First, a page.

Some people look at their ads and say “Wow, look at my CTR! It’s through the roof!” Then they set up/look at their conversion tracking and they converted barely anyone.
At the same time, you could look at an ad with significantly fewer clicks, but much higher conversions. This is why it’s important to set up conversion tracking.
When you’re ready to do that, refer to this guide to conversion tracking on Wordstream.
1. Focus on the Broad Match Modifier
Everyone thinks that PPC campaigns are just about driving traffic. It’s a numbers game, right? Not true.
If you’re worried about the sheer amount of traffic you get, you’ll pay lots of money for unwanted clicks. So it’s better to have less, but more qualified clicks. You can accomplish this using the broad match modifier.
2. Monitor Your Results
Use the reports that Google gives you. One of the most important is the “Search Terms” report. This will give an overview of how your visitors find you and the tools to refine your keywords.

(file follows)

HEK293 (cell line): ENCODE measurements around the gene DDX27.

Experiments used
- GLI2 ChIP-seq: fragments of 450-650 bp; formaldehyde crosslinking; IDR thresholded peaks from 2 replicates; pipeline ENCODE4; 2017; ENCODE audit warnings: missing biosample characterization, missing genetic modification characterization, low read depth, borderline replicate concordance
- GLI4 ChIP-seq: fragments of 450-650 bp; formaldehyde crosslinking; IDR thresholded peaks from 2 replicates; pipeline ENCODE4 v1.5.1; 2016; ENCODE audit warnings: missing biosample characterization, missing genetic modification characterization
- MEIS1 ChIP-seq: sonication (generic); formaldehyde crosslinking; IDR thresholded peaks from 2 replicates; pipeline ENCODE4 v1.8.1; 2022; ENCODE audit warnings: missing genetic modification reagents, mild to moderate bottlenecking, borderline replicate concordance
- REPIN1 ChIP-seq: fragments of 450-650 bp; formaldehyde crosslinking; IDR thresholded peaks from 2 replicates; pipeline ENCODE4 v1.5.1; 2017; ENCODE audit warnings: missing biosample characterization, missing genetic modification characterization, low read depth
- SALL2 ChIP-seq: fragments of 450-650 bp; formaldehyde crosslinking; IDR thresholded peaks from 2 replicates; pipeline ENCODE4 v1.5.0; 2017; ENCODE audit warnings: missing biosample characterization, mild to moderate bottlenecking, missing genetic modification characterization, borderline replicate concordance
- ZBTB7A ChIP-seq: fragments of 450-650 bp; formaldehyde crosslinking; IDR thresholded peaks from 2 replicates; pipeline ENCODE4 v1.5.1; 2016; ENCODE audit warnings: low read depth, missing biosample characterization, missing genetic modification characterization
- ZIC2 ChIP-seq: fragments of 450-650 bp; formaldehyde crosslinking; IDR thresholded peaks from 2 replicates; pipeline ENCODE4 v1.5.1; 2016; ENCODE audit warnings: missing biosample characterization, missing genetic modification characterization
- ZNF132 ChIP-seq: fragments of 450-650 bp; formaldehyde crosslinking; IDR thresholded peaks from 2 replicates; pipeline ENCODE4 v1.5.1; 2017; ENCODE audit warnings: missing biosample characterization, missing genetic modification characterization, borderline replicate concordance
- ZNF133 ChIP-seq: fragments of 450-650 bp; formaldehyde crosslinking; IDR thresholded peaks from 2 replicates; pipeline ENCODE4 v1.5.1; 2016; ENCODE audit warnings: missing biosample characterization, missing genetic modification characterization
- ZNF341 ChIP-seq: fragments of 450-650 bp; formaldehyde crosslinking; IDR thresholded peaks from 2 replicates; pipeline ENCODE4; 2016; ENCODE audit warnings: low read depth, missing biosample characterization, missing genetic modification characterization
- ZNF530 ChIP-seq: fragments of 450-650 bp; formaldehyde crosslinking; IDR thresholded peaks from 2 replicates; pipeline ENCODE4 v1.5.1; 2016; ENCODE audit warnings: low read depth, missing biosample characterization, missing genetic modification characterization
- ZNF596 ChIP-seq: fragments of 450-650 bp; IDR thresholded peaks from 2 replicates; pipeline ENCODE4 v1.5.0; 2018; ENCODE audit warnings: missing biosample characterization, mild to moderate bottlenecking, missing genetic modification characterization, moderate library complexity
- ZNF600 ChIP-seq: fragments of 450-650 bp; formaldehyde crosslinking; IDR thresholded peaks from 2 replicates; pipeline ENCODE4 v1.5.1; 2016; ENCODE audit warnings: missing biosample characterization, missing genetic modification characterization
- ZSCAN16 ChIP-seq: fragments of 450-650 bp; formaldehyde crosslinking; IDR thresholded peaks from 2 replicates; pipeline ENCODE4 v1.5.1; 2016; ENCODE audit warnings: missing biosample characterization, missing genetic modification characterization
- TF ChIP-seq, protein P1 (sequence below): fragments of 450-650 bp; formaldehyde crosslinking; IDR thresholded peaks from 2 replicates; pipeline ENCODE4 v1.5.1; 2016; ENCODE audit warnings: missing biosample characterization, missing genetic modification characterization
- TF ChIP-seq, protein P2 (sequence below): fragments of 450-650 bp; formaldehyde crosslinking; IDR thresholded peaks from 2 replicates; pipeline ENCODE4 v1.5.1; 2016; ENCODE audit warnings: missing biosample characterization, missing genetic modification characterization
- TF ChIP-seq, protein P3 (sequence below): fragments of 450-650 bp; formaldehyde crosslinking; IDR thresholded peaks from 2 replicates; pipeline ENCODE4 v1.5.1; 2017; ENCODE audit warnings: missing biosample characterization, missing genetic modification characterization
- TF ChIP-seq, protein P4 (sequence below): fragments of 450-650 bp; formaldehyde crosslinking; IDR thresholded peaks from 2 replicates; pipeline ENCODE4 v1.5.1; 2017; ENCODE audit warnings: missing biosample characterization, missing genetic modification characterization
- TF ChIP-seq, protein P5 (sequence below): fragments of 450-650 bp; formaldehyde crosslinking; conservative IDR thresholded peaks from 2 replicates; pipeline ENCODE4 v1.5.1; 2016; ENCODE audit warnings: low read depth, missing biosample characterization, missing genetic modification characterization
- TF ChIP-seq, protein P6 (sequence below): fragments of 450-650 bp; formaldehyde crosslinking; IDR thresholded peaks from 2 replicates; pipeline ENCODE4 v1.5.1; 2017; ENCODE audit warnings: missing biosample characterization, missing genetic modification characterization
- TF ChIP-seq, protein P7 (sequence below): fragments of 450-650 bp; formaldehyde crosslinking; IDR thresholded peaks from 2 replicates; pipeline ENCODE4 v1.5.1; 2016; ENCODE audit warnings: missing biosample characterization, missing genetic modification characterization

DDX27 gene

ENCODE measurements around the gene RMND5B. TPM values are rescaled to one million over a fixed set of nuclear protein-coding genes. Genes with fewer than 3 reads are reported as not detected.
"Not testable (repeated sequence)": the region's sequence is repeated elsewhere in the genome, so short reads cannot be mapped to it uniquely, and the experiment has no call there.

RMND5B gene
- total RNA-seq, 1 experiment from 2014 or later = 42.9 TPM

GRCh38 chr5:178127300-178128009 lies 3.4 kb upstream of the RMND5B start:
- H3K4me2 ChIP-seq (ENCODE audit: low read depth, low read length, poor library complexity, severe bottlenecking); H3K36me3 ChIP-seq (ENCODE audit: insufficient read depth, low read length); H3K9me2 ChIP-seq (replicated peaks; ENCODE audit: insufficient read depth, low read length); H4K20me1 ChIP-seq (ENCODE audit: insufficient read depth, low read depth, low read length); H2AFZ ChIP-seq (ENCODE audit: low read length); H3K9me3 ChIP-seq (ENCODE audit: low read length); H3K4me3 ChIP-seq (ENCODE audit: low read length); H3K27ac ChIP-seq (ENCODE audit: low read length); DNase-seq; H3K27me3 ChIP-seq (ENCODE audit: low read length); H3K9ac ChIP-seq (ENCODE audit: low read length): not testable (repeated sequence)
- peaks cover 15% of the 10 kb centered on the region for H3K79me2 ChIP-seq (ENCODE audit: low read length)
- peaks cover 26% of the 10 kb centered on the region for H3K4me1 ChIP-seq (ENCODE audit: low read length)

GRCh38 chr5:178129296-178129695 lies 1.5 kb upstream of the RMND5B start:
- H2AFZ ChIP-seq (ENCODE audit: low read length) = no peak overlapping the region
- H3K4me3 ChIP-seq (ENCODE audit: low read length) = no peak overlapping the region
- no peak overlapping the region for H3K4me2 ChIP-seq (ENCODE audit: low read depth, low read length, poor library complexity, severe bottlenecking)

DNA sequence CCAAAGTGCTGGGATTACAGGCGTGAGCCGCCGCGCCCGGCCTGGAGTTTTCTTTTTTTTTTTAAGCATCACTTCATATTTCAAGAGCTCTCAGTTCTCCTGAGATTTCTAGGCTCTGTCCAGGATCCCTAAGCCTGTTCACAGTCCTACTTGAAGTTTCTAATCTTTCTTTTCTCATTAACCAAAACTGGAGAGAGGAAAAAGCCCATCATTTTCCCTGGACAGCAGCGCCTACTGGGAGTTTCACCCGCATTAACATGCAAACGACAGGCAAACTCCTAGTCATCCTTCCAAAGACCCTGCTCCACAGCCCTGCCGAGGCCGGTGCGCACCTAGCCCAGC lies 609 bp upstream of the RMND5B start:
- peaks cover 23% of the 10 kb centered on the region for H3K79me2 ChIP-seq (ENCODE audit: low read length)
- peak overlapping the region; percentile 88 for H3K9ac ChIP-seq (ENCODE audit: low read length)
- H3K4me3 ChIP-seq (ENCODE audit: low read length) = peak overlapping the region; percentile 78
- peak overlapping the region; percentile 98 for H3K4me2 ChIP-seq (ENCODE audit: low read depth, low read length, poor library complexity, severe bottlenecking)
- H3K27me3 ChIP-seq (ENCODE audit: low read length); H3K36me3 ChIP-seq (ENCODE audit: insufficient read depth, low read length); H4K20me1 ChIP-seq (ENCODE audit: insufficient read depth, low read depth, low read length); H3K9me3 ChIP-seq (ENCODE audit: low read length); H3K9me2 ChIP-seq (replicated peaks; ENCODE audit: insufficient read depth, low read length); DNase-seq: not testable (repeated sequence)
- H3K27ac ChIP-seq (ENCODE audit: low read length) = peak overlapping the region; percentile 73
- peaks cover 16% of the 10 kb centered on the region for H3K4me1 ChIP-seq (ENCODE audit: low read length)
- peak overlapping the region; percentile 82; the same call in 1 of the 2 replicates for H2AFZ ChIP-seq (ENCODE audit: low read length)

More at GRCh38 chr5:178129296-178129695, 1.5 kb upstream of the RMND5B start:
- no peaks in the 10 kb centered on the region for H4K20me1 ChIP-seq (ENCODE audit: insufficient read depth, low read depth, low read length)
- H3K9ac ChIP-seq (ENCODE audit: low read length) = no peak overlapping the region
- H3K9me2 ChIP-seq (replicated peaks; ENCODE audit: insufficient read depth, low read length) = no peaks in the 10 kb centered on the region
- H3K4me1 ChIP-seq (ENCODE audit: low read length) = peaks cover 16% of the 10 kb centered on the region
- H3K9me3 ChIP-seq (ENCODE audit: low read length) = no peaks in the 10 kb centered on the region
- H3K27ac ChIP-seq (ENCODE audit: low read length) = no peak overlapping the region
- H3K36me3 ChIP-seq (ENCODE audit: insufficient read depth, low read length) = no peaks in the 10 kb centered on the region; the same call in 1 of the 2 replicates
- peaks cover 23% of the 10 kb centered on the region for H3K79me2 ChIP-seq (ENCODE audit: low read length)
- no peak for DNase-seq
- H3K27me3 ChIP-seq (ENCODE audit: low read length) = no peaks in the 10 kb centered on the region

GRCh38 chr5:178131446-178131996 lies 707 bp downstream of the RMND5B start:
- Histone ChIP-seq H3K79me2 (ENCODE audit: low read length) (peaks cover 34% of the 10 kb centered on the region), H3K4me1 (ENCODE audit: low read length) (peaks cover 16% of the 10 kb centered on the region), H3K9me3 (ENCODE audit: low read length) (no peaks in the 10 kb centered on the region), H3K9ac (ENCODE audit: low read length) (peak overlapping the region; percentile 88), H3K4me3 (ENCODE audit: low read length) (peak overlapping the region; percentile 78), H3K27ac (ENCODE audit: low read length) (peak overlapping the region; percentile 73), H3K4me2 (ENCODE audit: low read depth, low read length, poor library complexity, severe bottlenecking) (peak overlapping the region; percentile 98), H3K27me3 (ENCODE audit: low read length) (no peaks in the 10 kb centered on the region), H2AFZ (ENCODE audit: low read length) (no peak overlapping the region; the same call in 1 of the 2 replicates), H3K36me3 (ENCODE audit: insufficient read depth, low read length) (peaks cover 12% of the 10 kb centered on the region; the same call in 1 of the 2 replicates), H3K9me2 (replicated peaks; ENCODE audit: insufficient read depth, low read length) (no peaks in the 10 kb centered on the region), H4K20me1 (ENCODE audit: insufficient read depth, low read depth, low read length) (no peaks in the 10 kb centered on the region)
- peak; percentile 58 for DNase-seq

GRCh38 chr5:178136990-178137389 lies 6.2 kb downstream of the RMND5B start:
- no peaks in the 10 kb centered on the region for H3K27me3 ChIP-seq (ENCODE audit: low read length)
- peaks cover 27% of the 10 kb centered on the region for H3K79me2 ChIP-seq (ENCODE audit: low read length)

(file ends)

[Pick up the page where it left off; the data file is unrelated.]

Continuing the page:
Refining your keywords can help you create more compelling ads. You can also determine the unprofitable search terms and add them to your negative keywords list.
3. Make Decisions With Data
Let your campaign run for a while and collect data. You can use this data to make informed optimizations later. Don’t rush to make changes before you get 1000 clicks and 30 conversions.
You need to make decisions based on numbers and data instead of merely opinions!
4. Test, Test, Test!
Test, refine your ads and repeat. Keep dialling in your ads because you never know how much optimization you still have left to squeeze out. Even when you think an ad is perfect, there may be room to improve CPA.
Also, remember that everything in digital marketing is about testing because something that converts today; might not convert tomorrow!
Adwords can be a very powerful platform if you learn how to use it correctly. And armed with the information in this guide, you should have everything you need to start testing your first campaign (or optimizing your existing one).
There are a ton of things I still want to cover, so look out for a more advanced guide. Subscribe to our newsletter now so you don’t miss out.
Also, make sure you download the Swipe File below as I’m giving you access to a TON of ad copy tested and proven to convert, as well as keywords to use for your ads.
This is all hand-picked and will be extremely useful when you go to set up your campaign. Especially the negative keywords (which will save you huge $$$).